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The #KimOhNo conversation: How do Japanese people feel about it now?

By Jes Kalled

In late June, reality television star, Kim Kardashian West, announced a new shapewear collection called “Kimono.” The backlash was instant. With Japanese people at its forefront, a #KimOhNo Twitter campaign was launched against West, as well as a petition via with as many as 120,000 signatures just days after her news. At first, the fashion mogul remained unwavering; she made an official statement in a New York Times article that said, “I understand and have a deep respect for the significance of the kimono in Japanese culture,” reaffirming the pride she has for her brand and its inclusivity.

However, just a day after the mayor of Kyoto, Daisaku Kadokawa, penned an open letter to West asking her to reconsider. The celebrity backed down and agreed to re-release her product under a new name, Solutionwear. This shift took place less than a week after her initial kimono brand name reveal.

Intrigued by the heavy wave of protests and its fast turnaround success, I interviewed twelve Japanese people living inside and outside of Japan on how they felt about the recent news. Here’s what they had to say:

For the sake of privacy, some interviewees have used pseudonyms. Their responses have been condensed and edited, and some have been translated from Japanese.

Confusion and Eye Rolls

Some simply questioned Kardashian West’s latest move. It was difficult to place their finger on the exact problem—including their feelings on it.

“My friend had texted me about the kimono fiasco, and I remember shrugging; I wasn’t entirely surprised nor thrilled by the scandal…” says Naomi Hirano, 27, an account manager in Tokyo. She continues, somewhat perplexed, “Was the name used because of Kim’s assumptions of what a kimono was? Was it purely literary?… Ignorance is certainly not an excuse but…” She trails off there, wondering.

While there was confusion, sales engineer from Yokohama, Taishu, 28, isn’t upset. In fact, he thinks this isn’t such a big deal. “For me, [Kardashian West using ‘kimono’] is not a heavy thing. This way of thinking is really American. In America, cultural appropriation is a sensitive issue.”

SSS, a 27-year-old office worker in Tokyo, didn’t feel confusion nor content. In fact, she replied that she felt “Not much. Actually, nothing.” Confident that Kardashian West doesn’t actually have as much power as she is made out to have, SSS declares, “My perception and image of kimono are not going to change at all…[I’m] sure people will keep using the word with what it has meant for thousands of years.”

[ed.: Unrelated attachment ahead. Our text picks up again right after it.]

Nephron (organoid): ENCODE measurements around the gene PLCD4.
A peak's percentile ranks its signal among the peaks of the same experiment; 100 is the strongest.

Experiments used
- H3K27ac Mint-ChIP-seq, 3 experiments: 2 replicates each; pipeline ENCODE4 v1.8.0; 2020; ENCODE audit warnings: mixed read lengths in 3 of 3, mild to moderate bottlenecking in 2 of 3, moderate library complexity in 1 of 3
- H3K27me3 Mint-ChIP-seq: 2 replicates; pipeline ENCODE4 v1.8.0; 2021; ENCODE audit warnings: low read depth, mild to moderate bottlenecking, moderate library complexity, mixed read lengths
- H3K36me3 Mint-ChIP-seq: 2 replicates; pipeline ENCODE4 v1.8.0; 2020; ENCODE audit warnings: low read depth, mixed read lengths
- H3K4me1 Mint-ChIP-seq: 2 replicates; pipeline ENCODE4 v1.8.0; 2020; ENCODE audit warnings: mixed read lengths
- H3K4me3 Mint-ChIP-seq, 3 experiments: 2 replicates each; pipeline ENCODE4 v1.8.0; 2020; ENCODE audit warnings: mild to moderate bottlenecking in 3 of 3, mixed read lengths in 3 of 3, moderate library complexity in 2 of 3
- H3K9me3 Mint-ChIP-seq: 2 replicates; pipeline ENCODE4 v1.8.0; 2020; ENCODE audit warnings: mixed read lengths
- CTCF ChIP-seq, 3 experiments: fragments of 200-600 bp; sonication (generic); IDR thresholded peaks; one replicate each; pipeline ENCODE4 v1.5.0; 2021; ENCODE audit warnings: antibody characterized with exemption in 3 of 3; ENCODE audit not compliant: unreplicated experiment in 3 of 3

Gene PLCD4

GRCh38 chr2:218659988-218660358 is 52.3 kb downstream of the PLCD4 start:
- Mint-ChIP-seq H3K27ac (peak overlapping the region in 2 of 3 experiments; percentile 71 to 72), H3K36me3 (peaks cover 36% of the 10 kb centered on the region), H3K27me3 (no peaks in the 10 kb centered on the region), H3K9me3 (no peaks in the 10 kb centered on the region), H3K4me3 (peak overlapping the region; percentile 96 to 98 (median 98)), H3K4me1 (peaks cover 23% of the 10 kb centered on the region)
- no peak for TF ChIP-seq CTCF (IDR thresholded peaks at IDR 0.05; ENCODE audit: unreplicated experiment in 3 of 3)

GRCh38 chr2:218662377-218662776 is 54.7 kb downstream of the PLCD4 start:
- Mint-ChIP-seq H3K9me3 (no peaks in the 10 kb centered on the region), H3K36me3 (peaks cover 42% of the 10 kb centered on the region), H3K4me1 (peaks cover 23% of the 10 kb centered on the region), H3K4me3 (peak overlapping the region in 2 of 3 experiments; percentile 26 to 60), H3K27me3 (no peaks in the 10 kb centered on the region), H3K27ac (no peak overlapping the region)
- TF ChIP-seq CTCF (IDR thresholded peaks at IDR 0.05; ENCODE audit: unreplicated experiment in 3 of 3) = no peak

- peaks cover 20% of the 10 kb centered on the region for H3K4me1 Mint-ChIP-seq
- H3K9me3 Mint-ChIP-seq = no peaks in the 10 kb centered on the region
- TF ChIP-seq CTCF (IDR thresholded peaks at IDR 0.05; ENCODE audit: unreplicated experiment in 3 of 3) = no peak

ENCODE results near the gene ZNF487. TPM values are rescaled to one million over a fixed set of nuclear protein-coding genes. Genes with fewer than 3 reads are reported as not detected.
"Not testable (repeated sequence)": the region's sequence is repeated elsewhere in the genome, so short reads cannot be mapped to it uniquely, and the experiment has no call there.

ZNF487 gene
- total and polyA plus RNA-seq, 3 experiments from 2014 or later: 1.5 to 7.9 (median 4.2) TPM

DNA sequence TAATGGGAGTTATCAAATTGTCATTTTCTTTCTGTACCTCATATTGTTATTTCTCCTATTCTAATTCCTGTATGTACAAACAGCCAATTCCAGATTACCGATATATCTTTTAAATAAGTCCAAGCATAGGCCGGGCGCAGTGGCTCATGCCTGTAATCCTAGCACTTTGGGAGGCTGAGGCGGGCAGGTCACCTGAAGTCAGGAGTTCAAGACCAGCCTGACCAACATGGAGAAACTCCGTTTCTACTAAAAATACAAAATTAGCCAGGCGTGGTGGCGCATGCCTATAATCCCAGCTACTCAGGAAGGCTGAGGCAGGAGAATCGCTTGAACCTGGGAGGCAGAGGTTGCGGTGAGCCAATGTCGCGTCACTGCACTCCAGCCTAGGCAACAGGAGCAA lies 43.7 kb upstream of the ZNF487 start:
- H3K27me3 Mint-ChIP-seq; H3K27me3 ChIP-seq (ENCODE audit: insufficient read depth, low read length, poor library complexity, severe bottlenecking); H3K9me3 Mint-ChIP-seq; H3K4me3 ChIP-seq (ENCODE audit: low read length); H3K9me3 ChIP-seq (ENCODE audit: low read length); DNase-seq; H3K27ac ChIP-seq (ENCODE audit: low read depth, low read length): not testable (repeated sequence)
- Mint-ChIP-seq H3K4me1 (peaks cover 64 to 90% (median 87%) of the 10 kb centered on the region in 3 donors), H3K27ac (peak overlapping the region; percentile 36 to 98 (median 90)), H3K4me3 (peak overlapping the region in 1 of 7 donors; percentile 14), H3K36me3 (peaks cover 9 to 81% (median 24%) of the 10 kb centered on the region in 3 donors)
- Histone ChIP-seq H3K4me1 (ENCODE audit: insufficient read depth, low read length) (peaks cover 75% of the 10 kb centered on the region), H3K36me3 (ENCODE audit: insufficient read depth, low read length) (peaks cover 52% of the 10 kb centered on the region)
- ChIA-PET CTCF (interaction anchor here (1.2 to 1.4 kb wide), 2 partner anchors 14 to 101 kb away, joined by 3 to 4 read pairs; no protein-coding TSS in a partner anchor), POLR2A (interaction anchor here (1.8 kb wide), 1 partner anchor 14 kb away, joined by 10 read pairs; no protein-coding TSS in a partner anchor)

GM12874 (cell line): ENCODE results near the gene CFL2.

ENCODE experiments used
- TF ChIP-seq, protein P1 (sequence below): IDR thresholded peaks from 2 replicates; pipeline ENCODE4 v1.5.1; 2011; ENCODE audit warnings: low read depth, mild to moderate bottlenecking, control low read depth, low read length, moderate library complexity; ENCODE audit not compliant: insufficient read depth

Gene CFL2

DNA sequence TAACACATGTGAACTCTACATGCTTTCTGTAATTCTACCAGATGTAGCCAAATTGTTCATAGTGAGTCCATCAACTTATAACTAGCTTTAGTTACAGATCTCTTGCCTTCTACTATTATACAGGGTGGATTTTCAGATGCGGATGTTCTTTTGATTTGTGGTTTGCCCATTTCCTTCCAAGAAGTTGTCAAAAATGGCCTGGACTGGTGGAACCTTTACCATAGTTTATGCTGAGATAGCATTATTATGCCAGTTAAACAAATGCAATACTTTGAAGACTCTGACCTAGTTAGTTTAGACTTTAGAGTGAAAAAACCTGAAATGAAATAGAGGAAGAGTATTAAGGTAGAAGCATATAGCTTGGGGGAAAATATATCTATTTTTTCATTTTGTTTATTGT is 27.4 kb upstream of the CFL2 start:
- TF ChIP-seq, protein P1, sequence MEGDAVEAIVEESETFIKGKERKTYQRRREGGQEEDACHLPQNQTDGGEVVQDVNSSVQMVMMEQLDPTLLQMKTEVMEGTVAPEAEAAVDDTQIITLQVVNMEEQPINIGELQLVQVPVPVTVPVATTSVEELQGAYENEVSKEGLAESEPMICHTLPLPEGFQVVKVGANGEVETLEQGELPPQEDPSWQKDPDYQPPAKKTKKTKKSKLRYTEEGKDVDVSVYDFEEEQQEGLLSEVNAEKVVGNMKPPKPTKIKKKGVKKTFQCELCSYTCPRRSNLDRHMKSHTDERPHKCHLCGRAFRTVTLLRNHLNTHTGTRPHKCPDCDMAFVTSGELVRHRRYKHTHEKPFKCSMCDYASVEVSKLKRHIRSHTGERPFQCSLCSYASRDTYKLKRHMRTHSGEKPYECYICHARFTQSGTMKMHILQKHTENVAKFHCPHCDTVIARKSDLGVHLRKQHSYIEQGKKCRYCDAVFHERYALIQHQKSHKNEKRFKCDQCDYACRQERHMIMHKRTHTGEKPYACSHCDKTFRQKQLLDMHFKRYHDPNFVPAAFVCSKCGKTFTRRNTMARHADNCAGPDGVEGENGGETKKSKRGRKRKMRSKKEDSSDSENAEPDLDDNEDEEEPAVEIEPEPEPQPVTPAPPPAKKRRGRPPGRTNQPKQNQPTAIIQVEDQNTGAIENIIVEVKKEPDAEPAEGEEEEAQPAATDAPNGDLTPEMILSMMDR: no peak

Sharing a somewhat similar opinion is Daigo Kawai, 39, a CEO and producer in Tokyo. He is adamant that all of this is nonsense, and dives into a bit of word politics and criticism. “To be honest I hate the word “cultural appropriation”. It’s like racism—it’s casually thrown out so much so that it doesn’t mean anything anymore.”

He continues to say that America doesn’t really have any cultural traditions that have lasted a “millennia” the way that Japan does. For this reason, it shouldn’t be considered “offensive” to pull from cultures from all over the world. “People are too sensitive about everything… Life is short, just enjoy and appreciate other cultures.”

Click here to read more.

© Savvy Tokyo

©2020 GPlusMedia Inc.

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”Appropriation” is necessary for progress. Why would anyone ever be against learning from others?

-3 ( +1 / -4 )

Stop making stupid people and their acts popular.

6 ( +6 / -0 )

But this is only what Japanese people think. How dare they not be offended? What is far more important is what Americans think:

“It makes me very angry.” Says Alex Maya Goldberg, a 28-year-old urban planner currently living in Cambridge, Massachusetts. “[It’s] absolutely a form of cultural appropriation. There is no indication that Kim K. named her new line with hopes of observing a Japanese cultural tradition.” Goldberg describes West’s decision as “blatant,” asking, “how did nobody stop her?

My feelings exactly. The brand name police should have arrested her.

0 ( +0 / -0 )

I think the phrase "Japanese traditions are millennia old" speaks more volumes about Japan's thinking than an idiot in a wannabe kimono

0 ( +0 / -0 )

I think a term such as "cultural appropriation" is created simply out of a desire to whine about something.

The real issue is naming a type of apparel after a completely different type of apparel. Its stupid and confusing. Naming a car "kimono" would generate no confusion for example. And before you tell me you would not be confused....try and think of small children who don't know the difference but the first thing they see is Kim Kardashian's stuff and think THAT'S a kimono.

But we have the same issue with what Americans "think" is a futon. Its so idiotic to call a sofa a futon it deserves a lawsuit to change it. Again, not on the grounds of cultural appropriation but on the needless confusion and miseducation it generates.

1 ( +2 / -1 )

If memory serves, way back in the day Japan kinda appropriated a lot from China and Korea, and then much later a whole bunch from Europe.

Just saying.

2 ( +2 / -0 )

It's unsurprising that people who deny there is racism in their country would also deny there is such a thing as cultural appropriation. It's also unsurprising that the comments show they don't actually know what is meant by cultural appropriation, and show no desire to actually learn about what it is, what it means, and why is it harmful. Stubborn ignorance abounds.

-1 ( +0 / -1 )

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